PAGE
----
Spiral topiaries make for an interesting focal point in the garden, whether planted directly in the ground or in a container. Unfortunately, one trip to the garden center and you'll realize that you will be paying dearly for these sculpted beauties. But armed with a little know-how and a lot of patience, you'll soon be admiring one of your own — and at a fraction of the cost!
What You Need
Cone-shaped evergreen (I used Dwarf Alberta Spruce)
Masking tape or ribbon
(Photos from left to right.)
1. Finished topiary.
2. Gather your materials and find a stable surface to rest your plant. I find it easier to work at eye level.
3. Secure the tape around the top of the tree. Wind the tape around the tree, working from top to bottom, to mark the spiral shape you want. This will be your template for pruning, so it's best to take a step back and see if the shape is the way you want. It's best to not wind the tape too close together, either. Take your pruning shears and start pruning away the branches from the tree that follow the tape's path. Prune away the foliage, right down to the tree's trunk if necessary.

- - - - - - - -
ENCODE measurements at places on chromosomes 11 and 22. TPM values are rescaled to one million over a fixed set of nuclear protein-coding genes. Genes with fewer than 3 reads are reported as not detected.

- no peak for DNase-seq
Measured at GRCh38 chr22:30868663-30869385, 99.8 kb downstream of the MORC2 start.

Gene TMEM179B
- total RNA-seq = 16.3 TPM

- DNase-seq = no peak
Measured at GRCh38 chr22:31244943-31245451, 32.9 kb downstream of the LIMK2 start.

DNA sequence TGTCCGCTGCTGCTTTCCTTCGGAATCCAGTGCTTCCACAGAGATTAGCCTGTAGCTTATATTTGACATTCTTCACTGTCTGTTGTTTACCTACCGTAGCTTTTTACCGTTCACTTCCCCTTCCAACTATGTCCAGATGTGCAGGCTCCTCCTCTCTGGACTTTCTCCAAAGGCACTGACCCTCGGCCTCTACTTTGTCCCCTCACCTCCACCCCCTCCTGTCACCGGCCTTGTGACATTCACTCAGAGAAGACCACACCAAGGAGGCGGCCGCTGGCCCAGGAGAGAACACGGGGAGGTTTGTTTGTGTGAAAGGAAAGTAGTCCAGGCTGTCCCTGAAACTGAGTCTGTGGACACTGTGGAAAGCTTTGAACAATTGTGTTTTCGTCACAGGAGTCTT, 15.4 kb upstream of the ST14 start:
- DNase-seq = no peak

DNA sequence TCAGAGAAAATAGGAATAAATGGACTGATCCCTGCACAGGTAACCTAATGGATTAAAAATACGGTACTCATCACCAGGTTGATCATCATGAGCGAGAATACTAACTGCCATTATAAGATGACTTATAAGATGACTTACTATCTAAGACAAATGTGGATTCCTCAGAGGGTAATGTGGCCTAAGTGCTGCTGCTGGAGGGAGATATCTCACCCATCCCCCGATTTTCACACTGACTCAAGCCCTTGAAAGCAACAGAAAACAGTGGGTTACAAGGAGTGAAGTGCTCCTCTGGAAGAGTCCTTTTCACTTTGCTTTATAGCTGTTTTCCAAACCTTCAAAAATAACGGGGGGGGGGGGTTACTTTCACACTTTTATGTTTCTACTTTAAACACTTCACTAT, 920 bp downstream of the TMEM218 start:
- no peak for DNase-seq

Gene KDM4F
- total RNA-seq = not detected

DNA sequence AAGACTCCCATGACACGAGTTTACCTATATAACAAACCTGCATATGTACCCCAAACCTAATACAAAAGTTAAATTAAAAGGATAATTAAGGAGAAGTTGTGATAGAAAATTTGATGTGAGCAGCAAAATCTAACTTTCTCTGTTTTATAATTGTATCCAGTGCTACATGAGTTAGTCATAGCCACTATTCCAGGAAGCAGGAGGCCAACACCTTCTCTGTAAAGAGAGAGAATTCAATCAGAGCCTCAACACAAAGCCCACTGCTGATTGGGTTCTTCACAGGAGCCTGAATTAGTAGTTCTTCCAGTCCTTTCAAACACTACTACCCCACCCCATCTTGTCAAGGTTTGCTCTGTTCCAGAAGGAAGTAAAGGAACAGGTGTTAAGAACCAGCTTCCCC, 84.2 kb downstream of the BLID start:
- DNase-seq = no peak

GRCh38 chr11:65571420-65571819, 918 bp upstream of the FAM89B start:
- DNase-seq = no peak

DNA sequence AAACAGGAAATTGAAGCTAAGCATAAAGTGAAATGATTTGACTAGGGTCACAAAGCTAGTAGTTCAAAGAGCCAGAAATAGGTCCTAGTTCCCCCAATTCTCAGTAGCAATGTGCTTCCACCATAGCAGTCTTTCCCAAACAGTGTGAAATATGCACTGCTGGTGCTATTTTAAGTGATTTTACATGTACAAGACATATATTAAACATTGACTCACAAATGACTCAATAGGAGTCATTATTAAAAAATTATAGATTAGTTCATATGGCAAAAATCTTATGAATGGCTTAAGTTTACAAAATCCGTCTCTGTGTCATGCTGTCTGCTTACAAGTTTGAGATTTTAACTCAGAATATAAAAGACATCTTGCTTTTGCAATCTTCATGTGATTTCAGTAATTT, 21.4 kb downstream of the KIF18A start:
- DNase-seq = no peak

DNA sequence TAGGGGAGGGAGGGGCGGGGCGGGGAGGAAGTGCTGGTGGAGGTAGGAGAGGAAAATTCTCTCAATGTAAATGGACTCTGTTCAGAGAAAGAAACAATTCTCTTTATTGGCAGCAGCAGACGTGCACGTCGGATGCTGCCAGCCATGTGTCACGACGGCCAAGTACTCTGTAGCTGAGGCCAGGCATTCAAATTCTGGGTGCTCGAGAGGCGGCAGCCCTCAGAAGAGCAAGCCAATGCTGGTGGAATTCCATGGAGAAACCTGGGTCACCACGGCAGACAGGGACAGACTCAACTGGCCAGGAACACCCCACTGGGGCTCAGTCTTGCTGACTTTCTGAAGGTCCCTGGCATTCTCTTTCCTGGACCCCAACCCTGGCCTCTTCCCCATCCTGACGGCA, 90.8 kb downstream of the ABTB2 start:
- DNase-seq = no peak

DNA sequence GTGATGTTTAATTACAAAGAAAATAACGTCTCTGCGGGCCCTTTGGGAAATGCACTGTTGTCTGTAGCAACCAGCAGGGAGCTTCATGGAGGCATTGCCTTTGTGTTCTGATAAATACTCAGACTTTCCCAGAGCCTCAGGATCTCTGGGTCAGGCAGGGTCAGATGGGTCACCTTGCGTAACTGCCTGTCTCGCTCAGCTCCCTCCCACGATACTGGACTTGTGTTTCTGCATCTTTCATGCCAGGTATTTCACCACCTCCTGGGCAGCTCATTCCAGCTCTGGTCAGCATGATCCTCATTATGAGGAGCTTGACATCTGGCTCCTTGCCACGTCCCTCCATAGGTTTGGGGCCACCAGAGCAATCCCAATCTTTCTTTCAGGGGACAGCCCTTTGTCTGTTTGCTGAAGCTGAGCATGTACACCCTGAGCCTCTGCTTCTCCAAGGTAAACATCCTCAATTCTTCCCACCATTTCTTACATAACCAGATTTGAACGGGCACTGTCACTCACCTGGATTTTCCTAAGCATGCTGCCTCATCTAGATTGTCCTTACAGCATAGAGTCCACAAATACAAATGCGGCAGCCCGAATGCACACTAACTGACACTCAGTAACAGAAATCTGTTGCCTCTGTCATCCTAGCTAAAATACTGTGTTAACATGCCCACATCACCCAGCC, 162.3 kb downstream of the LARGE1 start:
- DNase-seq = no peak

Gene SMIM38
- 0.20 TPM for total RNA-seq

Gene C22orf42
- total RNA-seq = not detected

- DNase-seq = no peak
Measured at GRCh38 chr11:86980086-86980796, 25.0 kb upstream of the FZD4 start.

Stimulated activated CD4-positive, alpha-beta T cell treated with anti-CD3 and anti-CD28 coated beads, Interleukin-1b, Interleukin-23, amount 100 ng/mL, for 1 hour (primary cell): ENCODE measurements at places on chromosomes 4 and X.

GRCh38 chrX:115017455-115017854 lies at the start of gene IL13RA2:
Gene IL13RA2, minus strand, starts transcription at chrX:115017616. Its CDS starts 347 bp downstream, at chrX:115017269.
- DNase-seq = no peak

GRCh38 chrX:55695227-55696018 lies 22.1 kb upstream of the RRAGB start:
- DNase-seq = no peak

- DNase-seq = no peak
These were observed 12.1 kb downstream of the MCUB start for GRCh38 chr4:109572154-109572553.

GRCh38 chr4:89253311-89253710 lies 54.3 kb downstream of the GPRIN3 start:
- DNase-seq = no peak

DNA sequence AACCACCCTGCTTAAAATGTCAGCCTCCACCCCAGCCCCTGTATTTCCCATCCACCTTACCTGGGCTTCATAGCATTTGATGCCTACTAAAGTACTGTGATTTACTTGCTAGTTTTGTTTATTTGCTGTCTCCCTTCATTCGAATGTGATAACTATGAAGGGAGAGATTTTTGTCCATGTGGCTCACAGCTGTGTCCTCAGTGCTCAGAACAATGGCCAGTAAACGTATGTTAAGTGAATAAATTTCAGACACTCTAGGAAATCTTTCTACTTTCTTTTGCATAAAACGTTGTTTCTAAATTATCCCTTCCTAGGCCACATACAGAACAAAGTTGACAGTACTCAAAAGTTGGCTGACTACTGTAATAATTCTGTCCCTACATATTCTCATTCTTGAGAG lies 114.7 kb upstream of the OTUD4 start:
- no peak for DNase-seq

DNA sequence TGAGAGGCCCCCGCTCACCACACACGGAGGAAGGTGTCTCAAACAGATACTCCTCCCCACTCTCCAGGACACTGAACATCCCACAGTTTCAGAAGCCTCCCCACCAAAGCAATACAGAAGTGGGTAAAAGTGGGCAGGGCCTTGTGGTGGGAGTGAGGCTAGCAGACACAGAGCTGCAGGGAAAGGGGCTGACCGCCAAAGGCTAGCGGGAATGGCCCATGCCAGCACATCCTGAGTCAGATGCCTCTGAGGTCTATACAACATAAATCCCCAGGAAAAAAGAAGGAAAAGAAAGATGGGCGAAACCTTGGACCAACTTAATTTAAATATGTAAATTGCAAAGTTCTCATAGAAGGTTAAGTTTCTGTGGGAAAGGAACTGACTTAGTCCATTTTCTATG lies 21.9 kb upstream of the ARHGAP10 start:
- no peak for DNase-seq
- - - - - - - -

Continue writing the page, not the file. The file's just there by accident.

4. With the spiral now defined, remove the tape and clean up the area you trimmed back, further defining the spiral shape. To round out your shape, trim off about 1/2" of the outermost growth. If you like the present height of the tree, trim off the top to prevent it from growing taller.
5. Now is where your patience comes into play. For a true defined spiral, you'll need to wait for the tree to grow fuller and the shape to fill in. The finished topiary shown was shaped over a year ago. As you gradually maintain the shape of the tree (by pruning the new leggy growth that falls outside the shape), the tree will grow denser.
Additional Notes: After pruning your topiary, protect your tree from direct sunlight for a few weeks.
(Re-edited from a post originally published on 6.17.2010 - CM)
(Images: Kimberly Watson)